election forum

From left, San Miguel County Commissioner Kris Holstrom; Lisa Eidsmo, a Tri-County Health Network community health worker; Telluride Fire Protection District Chief John Bennett; and Laura Ellison, fire district board president, during an election forum Tuesday night in Rebekah Hall. (Photo by Justin Criado/Telluride Daily Planet)

For voters in San Miguel County, the ballot for the upcoming midterm election can seem confusing, if not intimidating. The ticket is full of local measures that propose tax hikes in order to fund or maintain services such as 24-hour emergency services at the Telluride Regional Medical Center or provide more mental health resources.

The Progressive Women’s Caucus of the San Juans held an election forum Tuesday night in Rebekah Hall to hash out the many measures. Representatives from the Telluride Hospital District, Telluride School District, Telluride Fire Protection District (TFPD), San Miguel County Board of Commissioners, Town of Telluride and the county’s mental health field were on hand to explain their respective measures and answer questions. A smattering of people braved the wintry weather to attend in person. The event was also broadcast live on KOTO Radio.

Joan May, Progressive Women’s Caucus board member, explained the ballot measures are mostly a result of the Gallagher Amendment and Taxpayer Bill of Rights, which are both “designed to severely limit Colorado taxes.”

This has resulted in “each (special) district fighting for their piece of the ever-decreasing pie,” she added.

May said if all of the ballot measures pass, it would be an additional $55 per $100,000 of a property’s value.

“I think we all recognize in our community and across our state that we’re all losing funding,” TFPD Chief John Bennett said.

The TFPD Ballot Issue 6A seeks both a mill levy increase and the ability to “de-Gallagherize,” freezing the percentage of a residential property’s value used to calculate residential property tax rates at 7.2 percent. The proposed two mill increase is about $14 per $100,000 of a property’s value.

Bennett said the additional funds would go toward maintaining equipment, upgrading facilities, and recruitment and retention.

“We’re all talking the same language,” he added.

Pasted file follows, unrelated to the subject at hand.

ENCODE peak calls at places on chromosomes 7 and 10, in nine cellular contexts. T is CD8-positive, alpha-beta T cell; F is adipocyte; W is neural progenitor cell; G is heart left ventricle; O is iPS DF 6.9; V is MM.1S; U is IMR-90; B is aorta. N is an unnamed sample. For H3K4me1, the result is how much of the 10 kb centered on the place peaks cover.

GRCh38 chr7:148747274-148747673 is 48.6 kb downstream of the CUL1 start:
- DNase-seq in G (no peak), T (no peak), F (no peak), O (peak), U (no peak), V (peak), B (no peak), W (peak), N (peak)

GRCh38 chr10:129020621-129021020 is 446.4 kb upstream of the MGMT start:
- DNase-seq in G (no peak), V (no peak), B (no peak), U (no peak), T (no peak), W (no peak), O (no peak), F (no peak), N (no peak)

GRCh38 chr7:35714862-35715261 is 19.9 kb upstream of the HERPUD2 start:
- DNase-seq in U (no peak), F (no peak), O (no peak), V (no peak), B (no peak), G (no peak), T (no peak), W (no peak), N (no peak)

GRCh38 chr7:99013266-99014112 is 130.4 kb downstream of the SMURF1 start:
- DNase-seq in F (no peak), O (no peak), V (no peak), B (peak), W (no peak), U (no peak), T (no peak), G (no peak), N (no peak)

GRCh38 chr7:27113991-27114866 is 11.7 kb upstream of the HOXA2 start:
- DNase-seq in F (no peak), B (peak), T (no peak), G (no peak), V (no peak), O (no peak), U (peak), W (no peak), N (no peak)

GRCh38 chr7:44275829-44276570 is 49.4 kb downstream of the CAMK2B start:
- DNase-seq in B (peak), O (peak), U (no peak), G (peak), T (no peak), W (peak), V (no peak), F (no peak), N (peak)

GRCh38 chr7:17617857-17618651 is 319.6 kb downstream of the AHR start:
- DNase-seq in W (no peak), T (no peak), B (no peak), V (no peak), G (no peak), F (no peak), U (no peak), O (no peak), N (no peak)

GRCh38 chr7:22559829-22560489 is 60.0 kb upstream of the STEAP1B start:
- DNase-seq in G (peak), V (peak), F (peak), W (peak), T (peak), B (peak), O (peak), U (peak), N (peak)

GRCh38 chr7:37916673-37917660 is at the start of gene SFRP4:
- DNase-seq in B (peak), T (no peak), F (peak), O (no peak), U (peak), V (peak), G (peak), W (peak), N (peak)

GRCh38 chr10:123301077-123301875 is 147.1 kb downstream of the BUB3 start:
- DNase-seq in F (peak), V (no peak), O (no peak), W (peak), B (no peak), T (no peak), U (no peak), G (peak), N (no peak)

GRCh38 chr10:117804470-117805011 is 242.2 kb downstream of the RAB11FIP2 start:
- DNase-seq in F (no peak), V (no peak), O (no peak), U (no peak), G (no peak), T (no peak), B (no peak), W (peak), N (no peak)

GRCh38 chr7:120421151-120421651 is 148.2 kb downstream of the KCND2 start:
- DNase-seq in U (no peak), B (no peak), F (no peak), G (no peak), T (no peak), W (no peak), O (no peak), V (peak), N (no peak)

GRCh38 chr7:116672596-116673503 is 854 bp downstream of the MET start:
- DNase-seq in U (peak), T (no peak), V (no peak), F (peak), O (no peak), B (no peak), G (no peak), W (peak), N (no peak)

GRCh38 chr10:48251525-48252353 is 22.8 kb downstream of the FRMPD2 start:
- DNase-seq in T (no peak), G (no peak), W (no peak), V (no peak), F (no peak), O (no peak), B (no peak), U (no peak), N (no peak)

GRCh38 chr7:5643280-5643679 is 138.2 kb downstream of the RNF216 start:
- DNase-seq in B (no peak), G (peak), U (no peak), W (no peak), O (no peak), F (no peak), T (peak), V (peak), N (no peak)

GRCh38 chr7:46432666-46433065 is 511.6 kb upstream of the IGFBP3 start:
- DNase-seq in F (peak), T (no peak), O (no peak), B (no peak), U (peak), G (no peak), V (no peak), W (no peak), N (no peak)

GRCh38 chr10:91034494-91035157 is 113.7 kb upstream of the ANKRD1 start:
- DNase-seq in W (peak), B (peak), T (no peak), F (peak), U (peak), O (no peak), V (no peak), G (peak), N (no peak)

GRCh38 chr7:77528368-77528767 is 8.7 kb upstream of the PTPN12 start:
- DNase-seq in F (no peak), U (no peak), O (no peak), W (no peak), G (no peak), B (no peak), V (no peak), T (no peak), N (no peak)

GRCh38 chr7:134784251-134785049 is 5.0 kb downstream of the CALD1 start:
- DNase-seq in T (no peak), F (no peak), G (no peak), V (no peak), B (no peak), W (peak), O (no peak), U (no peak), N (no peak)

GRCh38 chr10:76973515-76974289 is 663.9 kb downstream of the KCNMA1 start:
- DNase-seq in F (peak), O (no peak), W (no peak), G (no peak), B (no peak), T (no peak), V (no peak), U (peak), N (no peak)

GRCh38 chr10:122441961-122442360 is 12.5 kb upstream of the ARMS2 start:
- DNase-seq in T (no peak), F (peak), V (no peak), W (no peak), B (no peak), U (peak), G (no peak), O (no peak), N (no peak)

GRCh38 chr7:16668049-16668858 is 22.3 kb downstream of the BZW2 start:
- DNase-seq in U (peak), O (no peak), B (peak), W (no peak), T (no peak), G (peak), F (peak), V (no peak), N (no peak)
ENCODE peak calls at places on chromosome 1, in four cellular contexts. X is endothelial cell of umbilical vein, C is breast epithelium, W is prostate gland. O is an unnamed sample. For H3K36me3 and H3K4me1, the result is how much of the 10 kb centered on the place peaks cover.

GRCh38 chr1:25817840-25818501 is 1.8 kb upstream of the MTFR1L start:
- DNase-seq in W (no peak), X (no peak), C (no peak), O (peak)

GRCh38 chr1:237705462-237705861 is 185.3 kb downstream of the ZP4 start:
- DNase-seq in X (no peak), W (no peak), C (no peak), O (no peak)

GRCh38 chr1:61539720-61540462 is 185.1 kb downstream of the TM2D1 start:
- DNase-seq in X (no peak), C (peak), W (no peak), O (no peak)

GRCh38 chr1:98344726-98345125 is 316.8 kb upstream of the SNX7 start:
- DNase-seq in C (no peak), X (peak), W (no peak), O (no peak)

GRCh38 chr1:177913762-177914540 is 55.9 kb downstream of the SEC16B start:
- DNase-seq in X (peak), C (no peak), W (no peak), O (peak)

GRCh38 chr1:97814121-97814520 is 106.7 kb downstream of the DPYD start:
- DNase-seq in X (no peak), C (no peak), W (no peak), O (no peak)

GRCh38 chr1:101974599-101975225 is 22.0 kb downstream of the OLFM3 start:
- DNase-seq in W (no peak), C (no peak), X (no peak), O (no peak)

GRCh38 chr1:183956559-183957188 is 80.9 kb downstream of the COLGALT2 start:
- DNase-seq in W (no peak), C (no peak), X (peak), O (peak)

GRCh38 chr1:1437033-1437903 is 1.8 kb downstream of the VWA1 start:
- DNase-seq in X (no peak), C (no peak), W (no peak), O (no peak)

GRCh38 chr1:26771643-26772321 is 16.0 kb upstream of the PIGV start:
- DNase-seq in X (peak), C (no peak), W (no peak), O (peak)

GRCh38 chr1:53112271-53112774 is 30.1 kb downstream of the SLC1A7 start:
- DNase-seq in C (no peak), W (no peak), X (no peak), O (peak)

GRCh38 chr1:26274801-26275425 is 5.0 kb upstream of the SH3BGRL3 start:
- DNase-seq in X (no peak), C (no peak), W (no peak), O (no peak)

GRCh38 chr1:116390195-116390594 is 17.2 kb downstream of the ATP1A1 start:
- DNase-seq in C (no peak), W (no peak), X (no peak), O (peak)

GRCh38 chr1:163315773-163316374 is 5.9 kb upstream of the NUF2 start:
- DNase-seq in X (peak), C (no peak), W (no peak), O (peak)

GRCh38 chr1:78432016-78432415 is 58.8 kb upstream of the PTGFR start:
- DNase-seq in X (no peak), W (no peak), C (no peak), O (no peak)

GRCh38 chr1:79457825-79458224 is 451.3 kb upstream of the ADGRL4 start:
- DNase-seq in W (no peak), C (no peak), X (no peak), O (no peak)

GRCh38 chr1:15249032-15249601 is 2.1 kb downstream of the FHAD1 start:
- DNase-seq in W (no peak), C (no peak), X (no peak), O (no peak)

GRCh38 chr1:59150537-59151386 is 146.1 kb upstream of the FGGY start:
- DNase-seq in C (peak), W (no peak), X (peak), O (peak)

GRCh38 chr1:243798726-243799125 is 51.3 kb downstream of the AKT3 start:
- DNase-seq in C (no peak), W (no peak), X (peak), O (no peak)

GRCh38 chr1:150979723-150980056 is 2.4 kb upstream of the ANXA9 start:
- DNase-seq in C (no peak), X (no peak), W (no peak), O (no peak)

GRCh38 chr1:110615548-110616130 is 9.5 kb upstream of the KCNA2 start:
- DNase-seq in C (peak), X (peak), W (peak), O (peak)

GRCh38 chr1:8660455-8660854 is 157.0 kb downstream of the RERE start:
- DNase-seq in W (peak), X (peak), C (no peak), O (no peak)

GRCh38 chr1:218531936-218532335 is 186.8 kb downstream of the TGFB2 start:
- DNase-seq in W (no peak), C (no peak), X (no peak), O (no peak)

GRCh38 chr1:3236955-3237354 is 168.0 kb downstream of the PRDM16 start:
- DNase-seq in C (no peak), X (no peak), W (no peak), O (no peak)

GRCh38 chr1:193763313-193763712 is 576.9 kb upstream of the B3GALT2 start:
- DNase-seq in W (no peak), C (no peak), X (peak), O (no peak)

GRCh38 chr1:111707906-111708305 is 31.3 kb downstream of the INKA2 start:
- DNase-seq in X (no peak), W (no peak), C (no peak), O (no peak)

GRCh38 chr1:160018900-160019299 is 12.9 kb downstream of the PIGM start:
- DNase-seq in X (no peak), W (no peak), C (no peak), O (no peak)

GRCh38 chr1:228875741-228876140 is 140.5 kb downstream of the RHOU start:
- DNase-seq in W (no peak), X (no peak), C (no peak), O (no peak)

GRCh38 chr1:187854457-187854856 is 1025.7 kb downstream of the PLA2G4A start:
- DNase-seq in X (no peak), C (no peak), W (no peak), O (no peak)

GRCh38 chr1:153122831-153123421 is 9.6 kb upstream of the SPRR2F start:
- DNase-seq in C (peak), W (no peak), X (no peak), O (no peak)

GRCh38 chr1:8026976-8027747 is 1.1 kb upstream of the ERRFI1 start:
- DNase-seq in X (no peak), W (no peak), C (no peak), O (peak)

The entities that are seeking voter approval all work together in some way, Bennett explained. For example, TFPD relies on the medical center’s emergency services in times of crisis.

The hospital district is asking voters to approve measure 6B, which would raise $960,851 in 2019 in an attempt to maintain emergency and trauma services, and update equipment. The cost to the taxpayer would be an additional $9 per $100,000 of a property’s value.

As it stands right now, the hospital district in 2019 expects to lose $400,000 in funding, according to med center CEO John Gardner. He added that services, like welcoming visiting specialists, may have to be eliminated if that’s the case.  

As for mental health services in the county, Lisa Eidsmo, a Tri-County Health Network community health worker, said there’s more that can be done. She cited a recent survey of county students that found one in six considered suicide within the past 12 months.

“Clearly there’s a need for it now,” she said.

Ballot Issue IA proposes a 0.75 mills increase ($5.40 per $100,000 of a property’s value) to fund county mental health initiatives. An Independent Mental Health Advisory Panel would be set up to oversee a San Miguel County Mental Health Services Fund, similar to the Early Childhood Advisory Panel, Eidsmo explained. The funds would help school counseling services and suicide prevention, among other initiatives.

Like TFPD and the hospital district, the Telluride School District is trying to do more with less, including looking out for student’s mental well being. The school district is seeking a mill levy increase, Ballot Issue 4A, that will cost property taxpayers an additional $11.61 per $100,000 of a property’s value. Measure 4A has an if/then provision: If state Amendment 73, which also seeks to plug funding gaps in K-12 education, passes, then the mill levy increase will not be imposed.

If 4A passes, though, the $1.2 million raised annually will help attract and retain teachers, and maintain class sizes, school board president Stephanie A. Hatcher said. She said education throughout the state is “chronically underfunded.”

Attracting people to live and work in Telluride can be tough. Affordable housing is an ever-present challenge for young professionals and families looking to make the move. Telluride Mayor Sean Murphy knows this.

Town of Telluride Ballot Issue 2A is a proposed mill levy, Ballot Issue 2B is a half-cent sales tax question and Ballot Issue 2C depends on 2A, since a separate ballot is required to ask voters to approve bonding (debt) with the money collected if 2A passes.

Murphy said the town’s affordable housing fund will be “substantially depleted” by the end of 2019 (around $700,000). If all ballot measures pass, the fund will increase from approximately $1 million currently to over $2.5 million, he said. That will allow the town to tackle more affordable housing projects at a time.

Residents in unincorporated parts of the county will vote on the Solid Waste Disposal District question, which proposes a 0.4 mill levy increase ($2.88 per $100,000 of a property’s value) to pay for hazardous waste disposal and electronic waste recycling events, holiday tree chipping services, recycling at the Ophir and Placerville post offices, the Norwood Transfer Station, and waste reduction initiatives.